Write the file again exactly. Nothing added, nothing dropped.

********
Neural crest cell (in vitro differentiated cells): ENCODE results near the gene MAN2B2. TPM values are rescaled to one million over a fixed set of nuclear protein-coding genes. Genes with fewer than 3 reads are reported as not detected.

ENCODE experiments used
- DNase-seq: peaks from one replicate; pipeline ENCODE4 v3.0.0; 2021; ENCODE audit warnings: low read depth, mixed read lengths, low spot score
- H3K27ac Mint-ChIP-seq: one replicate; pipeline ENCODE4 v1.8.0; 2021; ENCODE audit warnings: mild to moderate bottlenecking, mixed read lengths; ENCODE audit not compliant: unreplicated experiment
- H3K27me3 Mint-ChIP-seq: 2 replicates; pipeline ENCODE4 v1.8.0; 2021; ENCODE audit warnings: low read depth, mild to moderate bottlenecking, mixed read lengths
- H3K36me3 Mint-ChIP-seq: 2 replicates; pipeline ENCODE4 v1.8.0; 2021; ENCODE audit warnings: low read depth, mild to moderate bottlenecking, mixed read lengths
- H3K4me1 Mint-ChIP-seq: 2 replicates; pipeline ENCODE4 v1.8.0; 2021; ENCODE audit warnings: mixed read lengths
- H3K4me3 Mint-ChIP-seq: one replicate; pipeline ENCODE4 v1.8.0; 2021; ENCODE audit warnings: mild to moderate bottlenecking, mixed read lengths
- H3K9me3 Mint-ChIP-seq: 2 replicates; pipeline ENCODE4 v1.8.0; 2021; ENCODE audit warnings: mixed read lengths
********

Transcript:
Neural crest cell (in vitro differentiated cells): ENCODE results near the gene MAN2B2. TPM values are rescaled to one million over a fixed set of nuclear protein-coding genes. Genes with fewer than 3 reads are reported as not detected.

ENCODE experiments used
- DNase-seq: peaks from one replicate; pipeline ENCODE4 v3.0.0; 2021; ENCODE audit warnings: low read depth, mixed read lengths, low spot score
- H3K27ac Mint-ChIP-seq: one replicate; pipeline ENCODE4 v1.8.0; 2021; ENCODE audit warnings: mild to moderate bottlenecking, mixed read lengths; ENCODE audit not compliant: unreplicated experiment
- H3K27me3 Mint-ChIP-seq: 2 replicates; pipeline ENCODE4 v1.8.0; 2021; ENCODE audit warnings: low read depth, mild to moderate bottlenecking, mixed read lengths
- H3K36me3 Mint-ChIP-seq: 2 replicates; pipeline ENCODE4 v1.8.0; 2021; ENCODE audit warnings: low read depth, mild to moderate bottlenecking, mixed read lengths
- H3K4me1 Mint-ChIP-seq: 2 replicates; pipeline ENCODE4 v1.8.0; 2021; ENCODE audit warnings: mixed read lengths
- H3K4me3 Mint-ChIP-seq: one replicate; pipeline ENCODE4 v1.8.0; 2021; ENCODE audit warnings: mild to moderate bottlenecking, mixed read lengths
- H3K9me3 Mint-ChIP-seq: 2 replicates; pipeline ENCODE4 v1.8.0; 2021; ENCODE audit warnings: mixed read lengths